Uh Oh...5 Clues that Recession is Near

     

The laws of gravity are known to apply to economics. Everything that goes up must come down, meaning a coming recession is a matter of when, not if.

 Despite the sophistication of data and technology today, professional forecasters have missed 96% of the world’s recessions.1 But that fact hasn’t stopped the predictions! Take a look at these five indicators that experts say signal the next downturn.

Five Recession Indicators

1. Higher Oil Prices

In 2009, James D. Hamilton, oil shock macroeconomist and a professor of economics, noted that the increased price of oil in historical models had made a material contribution to the decline of the Growth Domestic Production (GDP) — significantly after the oil shock pricing, referencing the timeframe preceding the Great Recession of 2007–2008.2

Eight years later, Hamilton analyzed additional documentation of 25 million Americans’ credit and debit card habits along with one million mobile purchases to question if oil pricing in 2014–2015 was different than previous periods that equated oil with economic predictions. He confirmed that significantly slower GDP growth often follows oil price increases; however, oil price decreases appear to have little net effect.3

What hasn’t been factored into these observations is the change with the U.S. as a net oil exporter. This new dynamic may conflict with past indicators, and unless the barrel of oil price doubles from last year’s, this clue’s reliability remains unknown.

 

2. Rising Interest Rates

The kingpin of recession forecasts is rising interest rates. Since economists predict another rate hike before the end of 2018, a recession in the near future seems to be a given. New reports cite 2019–2020 for the next event while the real estate industry sets its sights on 2020.4

In 2018, Zillow Research said half of its experts surveyed (realtors and economists) expect a recession in Q1 2020, stating that 4.4 million U.S. homeowners still owe more on their mortgages than their homes are worth with a little more than 15% of these owing at least twice as much as their home’s value.5

3. Growth Rate Gap

Another recession forecast comes from the credit union field, representing more than 110 million U.S. members who hold $1.1 trillion in deposits. Economist Steve Rick from the Credit Union National Association Mutual Group said that the growth rate gap is an indicator of a short recession coming. The growth rate gap (loan growth less deposit growth) is now 4%, meaning the loan growth has increased by 10% while the savings growth is at 6%. As this gap narrows to zero, Rick says consumers will spend less.6

4. Dr. Copper

Trade war chatter has put copper metal pricing on the radar for financial experts who view this metal, known as Dr. Copper in economic circles, as a classic recession clue. Copper, used in many different industries like construction, manufacturing and consumer products, experienced a 20% price reduction for September futures delivery.7 But, other economists believe the price decrease is short-term due to the geopolitical climate.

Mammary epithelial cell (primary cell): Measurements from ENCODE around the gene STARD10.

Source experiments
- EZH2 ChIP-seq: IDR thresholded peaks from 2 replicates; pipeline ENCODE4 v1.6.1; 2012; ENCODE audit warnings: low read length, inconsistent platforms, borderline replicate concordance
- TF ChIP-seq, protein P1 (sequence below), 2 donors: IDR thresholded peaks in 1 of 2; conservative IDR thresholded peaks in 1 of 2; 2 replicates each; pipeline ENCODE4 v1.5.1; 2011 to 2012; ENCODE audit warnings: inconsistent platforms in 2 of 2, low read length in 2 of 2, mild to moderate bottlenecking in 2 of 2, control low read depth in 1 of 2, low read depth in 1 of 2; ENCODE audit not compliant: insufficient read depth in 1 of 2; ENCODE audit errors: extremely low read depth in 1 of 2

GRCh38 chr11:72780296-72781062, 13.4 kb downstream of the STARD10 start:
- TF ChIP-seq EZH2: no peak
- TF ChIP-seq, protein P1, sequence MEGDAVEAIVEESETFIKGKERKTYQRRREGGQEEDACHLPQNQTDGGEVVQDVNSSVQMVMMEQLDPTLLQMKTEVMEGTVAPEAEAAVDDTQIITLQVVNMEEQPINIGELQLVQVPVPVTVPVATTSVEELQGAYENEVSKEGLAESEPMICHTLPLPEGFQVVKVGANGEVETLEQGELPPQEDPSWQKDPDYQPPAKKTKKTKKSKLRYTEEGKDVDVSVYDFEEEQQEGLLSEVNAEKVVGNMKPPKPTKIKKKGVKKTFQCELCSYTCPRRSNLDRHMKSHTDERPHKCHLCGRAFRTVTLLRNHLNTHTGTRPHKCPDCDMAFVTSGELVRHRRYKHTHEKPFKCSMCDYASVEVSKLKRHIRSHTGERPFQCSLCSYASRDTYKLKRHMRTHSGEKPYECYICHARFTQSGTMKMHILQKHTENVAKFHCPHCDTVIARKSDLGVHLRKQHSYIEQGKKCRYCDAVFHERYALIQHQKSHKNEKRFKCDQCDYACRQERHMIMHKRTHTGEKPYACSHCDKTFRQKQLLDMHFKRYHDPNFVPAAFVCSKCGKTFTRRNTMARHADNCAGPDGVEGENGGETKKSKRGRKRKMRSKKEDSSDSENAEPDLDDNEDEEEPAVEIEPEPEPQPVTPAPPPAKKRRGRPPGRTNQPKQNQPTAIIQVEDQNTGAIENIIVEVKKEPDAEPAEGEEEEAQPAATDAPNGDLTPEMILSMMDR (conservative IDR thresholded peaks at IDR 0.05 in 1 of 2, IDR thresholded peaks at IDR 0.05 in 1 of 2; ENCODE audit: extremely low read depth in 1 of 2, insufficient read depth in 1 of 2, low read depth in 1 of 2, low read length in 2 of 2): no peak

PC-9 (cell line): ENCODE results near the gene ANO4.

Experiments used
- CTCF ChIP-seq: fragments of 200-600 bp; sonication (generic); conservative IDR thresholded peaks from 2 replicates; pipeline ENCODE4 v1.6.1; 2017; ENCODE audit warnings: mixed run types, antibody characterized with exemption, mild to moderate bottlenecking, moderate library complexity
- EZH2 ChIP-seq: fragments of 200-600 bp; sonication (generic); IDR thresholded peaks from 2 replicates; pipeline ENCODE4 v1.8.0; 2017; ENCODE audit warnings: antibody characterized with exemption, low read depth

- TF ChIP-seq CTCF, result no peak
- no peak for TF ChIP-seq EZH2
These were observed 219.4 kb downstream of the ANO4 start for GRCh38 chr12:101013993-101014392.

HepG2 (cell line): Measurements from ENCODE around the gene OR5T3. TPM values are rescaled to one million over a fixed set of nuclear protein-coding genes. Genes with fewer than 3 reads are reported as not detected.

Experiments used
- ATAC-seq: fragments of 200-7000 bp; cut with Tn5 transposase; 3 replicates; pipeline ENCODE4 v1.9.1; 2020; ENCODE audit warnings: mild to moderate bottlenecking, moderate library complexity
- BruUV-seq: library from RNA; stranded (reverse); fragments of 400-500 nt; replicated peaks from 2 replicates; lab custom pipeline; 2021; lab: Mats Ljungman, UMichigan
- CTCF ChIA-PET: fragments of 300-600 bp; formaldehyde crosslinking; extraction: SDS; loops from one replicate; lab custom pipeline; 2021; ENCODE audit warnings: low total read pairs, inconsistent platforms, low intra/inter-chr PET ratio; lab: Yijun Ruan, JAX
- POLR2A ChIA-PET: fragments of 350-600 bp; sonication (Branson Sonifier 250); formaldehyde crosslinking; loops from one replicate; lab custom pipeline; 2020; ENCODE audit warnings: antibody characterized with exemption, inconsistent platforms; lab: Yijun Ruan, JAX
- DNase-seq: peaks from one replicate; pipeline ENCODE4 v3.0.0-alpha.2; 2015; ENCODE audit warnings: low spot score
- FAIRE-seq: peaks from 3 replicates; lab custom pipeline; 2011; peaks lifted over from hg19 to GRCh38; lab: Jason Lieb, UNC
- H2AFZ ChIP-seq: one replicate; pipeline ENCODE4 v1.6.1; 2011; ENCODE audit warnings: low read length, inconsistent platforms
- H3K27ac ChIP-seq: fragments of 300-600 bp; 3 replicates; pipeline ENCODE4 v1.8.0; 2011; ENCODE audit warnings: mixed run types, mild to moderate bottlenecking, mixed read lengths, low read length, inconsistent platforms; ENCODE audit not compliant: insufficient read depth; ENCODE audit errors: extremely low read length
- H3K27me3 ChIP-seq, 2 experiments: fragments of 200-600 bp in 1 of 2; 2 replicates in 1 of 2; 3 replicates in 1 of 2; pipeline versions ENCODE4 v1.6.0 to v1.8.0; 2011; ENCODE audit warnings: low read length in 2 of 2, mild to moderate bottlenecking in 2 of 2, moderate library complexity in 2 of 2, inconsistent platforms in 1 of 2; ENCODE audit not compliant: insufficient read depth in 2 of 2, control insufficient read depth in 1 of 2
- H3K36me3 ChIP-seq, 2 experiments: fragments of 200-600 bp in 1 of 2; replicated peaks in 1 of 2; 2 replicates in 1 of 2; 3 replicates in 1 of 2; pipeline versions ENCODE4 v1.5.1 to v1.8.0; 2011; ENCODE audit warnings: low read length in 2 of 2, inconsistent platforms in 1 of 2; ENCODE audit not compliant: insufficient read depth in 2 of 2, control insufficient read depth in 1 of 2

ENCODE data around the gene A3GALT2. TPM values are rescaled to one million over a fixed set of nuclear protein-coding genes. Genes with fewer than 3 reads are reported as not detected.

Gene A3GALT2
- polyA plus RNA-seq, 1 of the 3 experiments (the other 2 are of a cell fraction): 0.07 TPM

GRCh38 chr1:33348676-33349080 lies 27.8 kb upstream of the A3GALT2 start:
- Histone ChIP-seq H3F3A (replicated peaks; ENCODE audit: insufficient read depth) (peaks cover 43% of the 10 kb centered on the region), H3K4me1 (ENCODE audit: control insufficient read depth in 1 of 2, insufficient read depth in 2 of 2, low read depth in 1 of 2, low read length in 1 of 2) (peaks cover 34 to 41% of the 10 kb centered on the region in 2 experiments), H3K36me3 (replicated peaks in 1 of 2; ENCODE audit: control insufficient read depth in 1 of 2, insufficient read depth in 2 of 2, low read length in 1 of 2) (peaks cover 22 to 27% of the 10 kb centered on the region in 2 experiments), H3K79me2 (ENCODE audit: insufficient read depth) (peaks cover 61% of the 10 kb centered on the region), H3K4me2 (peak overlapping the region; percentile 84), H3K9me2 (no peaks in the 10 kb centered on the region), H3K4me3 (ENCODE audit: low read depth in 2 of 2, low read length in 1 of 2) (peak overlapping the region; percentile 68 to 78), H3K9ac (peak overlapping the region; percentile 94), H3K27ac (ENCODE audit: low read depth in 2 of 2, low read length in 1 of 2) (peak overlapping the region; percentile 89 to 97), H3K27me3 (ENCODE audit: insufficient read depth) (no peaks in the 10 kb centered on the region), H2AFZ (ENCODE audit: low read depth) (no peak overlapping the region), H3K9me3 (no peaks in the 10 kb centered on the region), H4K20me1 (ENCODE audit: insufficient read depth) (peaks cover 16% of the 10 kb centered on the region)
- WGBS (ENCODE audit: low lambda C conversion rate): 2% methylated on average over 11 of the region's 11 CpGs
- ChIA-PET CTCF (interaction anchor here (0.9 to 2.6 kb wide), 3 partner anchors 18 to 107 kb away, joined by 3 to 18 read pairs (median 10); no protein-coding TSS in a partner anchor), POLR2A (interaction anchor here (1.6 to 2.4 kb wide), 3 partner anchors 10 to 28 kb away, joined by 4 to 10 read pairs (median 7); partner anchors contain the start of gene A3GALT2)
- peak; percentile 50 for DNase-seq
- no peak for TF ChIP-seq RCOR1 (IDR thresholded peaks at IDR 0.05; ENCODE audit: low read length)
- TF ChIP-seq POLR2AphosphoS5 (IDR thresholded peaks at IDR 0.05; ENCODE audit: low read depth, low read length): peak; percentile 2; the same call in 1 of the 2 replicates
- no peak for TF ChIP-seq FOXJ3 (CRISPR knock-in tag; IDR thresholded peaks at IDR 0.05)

5. Yield Curve and Unemployment

Two counterintuitive indicators of recessions noted by financial researcher and writer Raul Elizalde include the yield curve and low unemployment. Historical data shows that when the longer-term rates drop below short-term rates and unemployment claims fall below 300,000, a recession follows. Elizalde charts three timeframes when this occurred, from the late 1980s through 2007.8

Other indicators beyond the five listed include asset bubbles, the Chinese economy, Bitcoin, and more. Although the list of predictors is long, knowing what triggers and when they will occur is slim, especially since only 148 out of 153 worldwide recessions have been predicted! The only certainty is that this economic-type tsunami which could last up to 18 months or more is guaranteed to come in at an unpredictable time

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1How Well Do Economists Forecast Recessions?,” IMF Working Paper, March 2018

2Oil prices and the economic recession of 2007-08,” James D. Hamilton,” June 16, 2009

3Comments on "Lower Oil Prices and the U.S. Economy: Is This Time Different?," James D. Hamilton, November 30, 2016

4”2020 Vision: Experts Say Next Recession Looms at Decade's End,” Zillow Research, May 22, 2018

5Negative Equity Dips Below 10 Percent for the First Time Since the Market Bottom,” Zillow Research, May 30, 2018

6Is a recession coming in 2020?,” CUNA News, May 25, 2018

7Copper — a metal with a history of predicting economic trouble — hits 1-year low, nears bear market,” CNBC, July 19, 2018

8Why A Recession In 2019 Is Possible When Unemployment Is At 50-Year Lows,” Forbes, June 2, 2018

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